Phew.  Close call.  Mistake avoided.

He had pointed back the way we came and said that we needed a stop on the other side of the street, a bus going in the opposite direction.  So we went back that way.  By now, the confidence that we could do this was waning and Becca was very frustrated and anxious.

We went around one more corner and could see off in the distance a group of shelters with benches.  That looked like what we wanted.  It was harder to get there than we thought, it being across a very busy street and there were few places to cross it.  But we got there, and there was even a 618 there waiting for us.  We climbed on, making sure that it was the right bus, and took seats.

The drive was nice with a great view of the fjord.  Our stop was easy to find and we walked down a long driveway to the museum. 

It was fabulous, with one of the best gift shops we’d seen so far.  They had a small exhibit on stone- and iron-age tools that was very nice.  There were some impressive gold armrings and two sword blades.  There was also an exhibit about rural dress in the 19th and early 20th Centuries.

After the exhibits we wound up in the gift shop, where Chris and Becca both bought ice cream.  I got a coffee and a neat cinnamon pastry that tasted as good as it looked. 

We walked through the rest of the grounds of the outdoor museum on our way to the Medieval longhouse exhibit.  There were quite a few neat buildings all clustered around the shore of a large pond.  One of them was a small water-powered grain mill, that looked like it fully-operational (except that it wasn’t near any running water).  It was a huge thrill for me; I took lots of pictures. 

The Medieval museum was a large rectangular structure built over the excavation of a 12th Century longhouse.  There was just foundation left, with a lot of old timbers from which you could kind of imagine what the old house looked like.  But not really.  A walkway went around the perimeter of the excavation and it had a bunch of informational displays along it.  Talking about medieval life, the history of the settlement there, that kind of thing.

There was also a boat exhibit, that had a replica Viking ship and they were giving rides in a 19th C. fishing boat.  But we didn’t do that.  We spent a lot of krone in the gift shop.  Chris got the Thor’s Hammer pendant that she was on a mission to find on the trip -- a beautiful bronze one that she later got a nice leather braided necklace for.

We caught the bus back with no problems and walked back to the ship.  I let Chris and Becca re-board while I stayed in town for a while.  I had thought about going out to one of the islands where there was a Norman church and where Rollo, the founder of the Duchy of Normandy, was born, but it was a long way and the church was closed for restoration.  So instead I got a walking tour map of Alesund.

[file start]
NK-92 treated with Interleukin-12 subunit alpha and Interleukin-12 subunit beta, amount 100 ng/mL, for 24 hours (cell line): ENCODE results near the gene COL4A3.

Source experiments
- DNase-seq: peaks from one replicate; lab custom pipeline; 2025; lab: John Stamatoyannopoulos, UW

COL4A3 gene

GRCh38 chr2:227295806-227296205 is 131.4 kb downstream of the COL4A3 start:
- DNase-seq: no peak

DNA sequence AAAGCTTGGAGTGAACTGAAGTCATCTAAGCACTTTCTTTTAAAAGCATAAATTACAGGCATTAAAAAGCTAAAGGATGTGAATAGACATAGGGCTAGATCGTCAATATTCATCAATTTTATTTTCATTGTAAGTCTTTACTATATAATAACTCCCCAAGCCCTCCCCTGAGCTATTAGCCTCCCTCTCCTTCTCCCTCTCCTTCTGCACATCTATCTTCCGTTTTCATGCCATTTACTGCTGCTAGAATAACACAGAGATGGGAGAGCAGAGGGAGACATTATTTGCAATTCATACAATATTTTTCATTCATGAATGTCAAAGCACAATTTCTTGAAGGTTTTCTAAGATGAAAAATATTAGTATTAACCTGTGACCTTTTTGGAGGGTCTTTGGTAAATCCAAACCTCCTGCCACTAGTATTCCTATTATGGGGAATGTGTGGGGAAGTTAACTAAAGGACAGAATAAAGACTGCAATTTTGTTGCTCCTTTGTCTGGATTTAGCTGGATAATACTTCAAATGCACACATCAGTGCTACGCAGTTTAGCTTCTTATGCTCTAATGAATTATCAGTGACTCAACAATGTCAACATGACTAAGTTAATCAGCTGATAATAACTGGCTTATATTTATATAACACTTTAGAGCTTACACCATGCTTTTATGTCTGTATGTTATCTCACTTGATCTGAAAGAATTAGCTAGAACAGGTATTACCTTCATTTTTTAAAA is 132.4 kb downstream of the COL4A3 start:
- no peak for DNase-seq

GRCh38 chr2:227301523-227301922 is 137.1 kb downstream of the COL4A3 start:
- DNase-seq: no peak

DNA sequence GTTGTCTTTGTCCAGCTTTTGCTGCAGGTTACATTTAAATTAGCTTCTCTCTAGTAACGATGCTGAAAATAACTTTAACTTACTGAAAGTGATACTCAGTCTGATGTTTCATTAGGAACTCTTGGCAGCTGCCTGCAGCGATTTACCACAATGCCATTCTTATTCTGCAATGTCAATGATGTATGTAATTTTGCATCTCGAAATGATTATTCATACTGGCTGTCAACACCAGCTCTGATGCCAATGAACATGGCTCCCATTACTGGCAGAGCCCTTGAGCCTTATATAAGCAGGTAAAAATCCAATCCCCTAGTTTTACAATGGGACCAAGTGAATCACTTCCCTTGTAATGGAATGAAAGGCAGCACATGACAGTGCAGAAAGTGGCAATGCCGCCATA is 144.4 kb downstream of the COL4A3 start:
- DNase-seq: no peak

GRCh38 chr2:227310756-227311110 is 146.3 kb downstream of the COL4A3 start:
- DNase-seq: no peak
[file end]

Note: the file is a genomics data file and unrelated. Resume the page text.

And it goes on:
The tour wasn’t actually all that interesting, so I just wandered.  I was idly looking for an authentic Norwegian restaurant, but in that quest I would be unsuccessful.  I did find a neat church, a friendly cat, a glassblowers and best of all, an antique store.  Mostly what they had was turn of the century prints, housewares and maritime items, but they had a huge selection and I spent well over half an hour in there.

I met the girls for more Settlers.  Dinner was delicious, and I think I’m addicted to those strip steaks.  But we were all tired, me especially from the late night the night before and all of the extra walking, so we called it an early night.
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Thursday -- Flam and Viking Valley

When we woke up, we were already in port.  Chris and I got up and went to the Lido for breakfast as usual.  There were nice mountains out of the window, but nothing special.  When they announced that they were ready for us to disembark, we figured we’d step off, look around and see what there was to see before waking up Sleeping Beauty.

But when we stepped off of that gangway we were both stunned.  We’d eaten on the wrong side of the ship.  Here we were, at sea level, looking up and towering peaks 1200 meters above us, with spectacular waterfalls pouring down the mountainside, trees and flowers clinging to the steep walls, a cave tucked into the cliffside.  Absolutely beautiful.

And the town, at the cruise terminal, wasn’t a 100 year-old fishing village with run-down whitewashed shantys.  It was a tourist center, with a brewery, luxury yet low-key hotels, and lots of souvenir shops.  But they were all newly built, clean and beautiful to look at.

We went through all of the gift shops and then decided that we’d better go back for Becca, but not before standing on a bridge that went over the river feeding into the fjord.  The water was _so_ clean, so fast and cool and refreshing-looking.  So green, not from algae, but from the greenish-yellow stones that lined its bed.  The bridge was a little older and worse-for-wear, shaking whenever a car drove across it, but that water was so nice.